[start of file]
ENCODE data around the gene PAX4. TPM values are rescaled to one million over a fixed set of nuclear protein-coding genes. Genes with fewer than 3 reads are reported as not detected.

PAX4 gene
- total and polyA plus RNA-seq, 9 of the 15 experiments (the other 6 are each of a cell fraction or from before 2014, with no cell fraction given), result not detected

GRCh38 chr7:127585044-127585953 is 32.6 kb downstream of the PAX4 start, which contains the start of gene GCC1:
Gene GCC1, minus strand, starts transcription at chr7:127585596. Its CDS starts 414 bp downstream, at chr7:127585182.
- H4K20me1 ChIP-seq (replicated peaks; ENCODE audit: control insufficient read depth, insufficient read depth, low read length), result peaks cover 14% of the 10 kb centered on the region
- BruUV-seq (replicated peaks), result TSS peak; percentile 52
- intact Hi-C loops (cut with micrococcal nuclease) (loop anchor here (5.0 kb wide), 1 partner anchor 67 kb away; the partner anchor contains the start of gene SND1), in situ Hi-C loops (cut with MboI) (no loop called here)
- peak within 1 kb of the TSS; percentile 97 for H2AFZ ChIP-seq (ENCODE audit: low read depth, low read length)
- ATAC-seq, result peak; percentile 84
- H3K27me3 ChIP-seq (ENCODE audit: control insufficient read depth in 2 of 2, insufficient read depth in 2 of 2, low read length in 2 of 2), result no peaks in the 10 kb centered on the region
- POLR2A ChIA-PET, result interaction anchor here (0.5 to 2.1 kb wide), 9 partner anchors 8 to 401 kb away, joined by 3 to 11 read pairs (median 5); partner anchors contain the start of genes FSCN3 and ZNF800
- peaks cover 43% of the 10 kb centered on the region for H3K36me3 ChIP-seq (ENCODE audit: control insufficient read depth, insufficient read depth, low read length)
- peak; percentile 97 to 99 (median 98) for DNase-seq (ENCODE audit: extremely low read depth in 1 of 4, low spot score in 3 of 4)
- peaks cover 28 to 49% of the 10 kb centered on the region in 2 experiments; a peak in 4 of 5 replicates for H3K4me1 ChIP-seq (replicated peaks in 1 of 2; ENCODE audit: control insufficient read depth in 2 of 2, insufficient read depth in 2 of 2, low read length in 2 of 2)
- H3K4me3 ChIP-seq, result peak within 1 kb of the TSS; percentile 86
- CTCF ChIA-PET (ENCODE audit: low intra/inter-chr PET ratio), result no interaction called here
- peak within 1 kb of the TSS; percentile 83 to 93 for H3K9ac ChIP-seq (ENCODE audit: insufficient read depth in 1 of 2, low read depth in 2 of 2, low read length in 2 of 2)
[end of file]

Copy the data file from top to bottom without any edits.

ENCODE data around the gene PAX4. TPM values are rescaled to one million over a fixed set of nuclear protein-coding genes. Genes with fewer than 3 reads are reported as not detected.

PAX4 gene
- total and polyA plus RNA-seq, 9 of the 15 experiments (the other 6 are each of a cell fraction or from before 2014, with no cell fraction given), result not detected

GRCh38 chr7:127585044-127585953 is 32.6 kb downstream of the PAX4 start, which contains the start of gene GCC1:
Gene GCC1, minus strand, starts transcription at chr7:127585596. Its CDS starts 414 bp downstream, at chr7:127585182.
- H4K20me1 ChIP-seq (replicated peaks; ENCODE audit: control insufficient read depth, insufficient read depth, low read length), result peaks cover 14% of the 10 kb centered on the region
- BruUV-seq (replicated peaks), result TSS peak; percentile 52
- intact Hi-C loops (cut with micrococcal nuclease) (loop anchor here (5.0 kb wide), 1 partner anchor 67 kb away; the partner anchor contains the start of gene SND1), in situ Hi-C loops (cut with MboI) (no loop called here)
- peak within 1 kb of the TSS; percentile 97 for H2AFZ ChIP-seq (ENCODE audit: low read depth, low read length)
- ATAC-seq, result peak; percentile 84
- H3K27me3 ChIP-seq (ENCODE audit: control insufficient read depth in 2 of 2, insufficient read depth in 2 of 2, low read length in 2 of 2), result no peaks in the 10 kb centered on the region
- POLR2A ChIA-PET, result interaction anchor here (0.5 to 2.1 kb wide), 9 partner anchors 8 to 401 kb away, joined by 3 to 11 read pairs (median 5); partner anchors contain the start of genes FSCN3 and ZNF800
- peaks cover 43% of the 10 kb centered on the region for H3K36me3 ChIP-seq (ENCODE audit: control insufficient read depth, insufficient read depth, low read length)
- peak; percentile 97 to 99 (median 98) for DNase-seq (ENCODE audit: extremely low read depth in 1 of 4, low spot score in 3 of 4)
- peaks cover 28 to 49% of the 10 kb centered on the region in 2 experiments; a peak in 4 of 5 replicates for H3K4me1 ChIP-seq (replicated peaks in 1 of 2; ENCODE audit: control insufficient read depth in 2 of 2, insufficient read depth in 2 of 2, low read length in 2 of 2)
- H3K4me3 ChIP-seq, result peak within 1 kb of the TSS; percentile 86
- CTCF ChIA-PET (ENCODE audit: low intra/inter-chr PET ratio), result no interaction called here
- peak within 1 kb of the TSS; percentile 83 to 93 for H3K9ac ChIP-seq (ENCODE audit: insufficient read depth in 1 of 2, low read depth in 2 of 2, low read length in 2 of 2)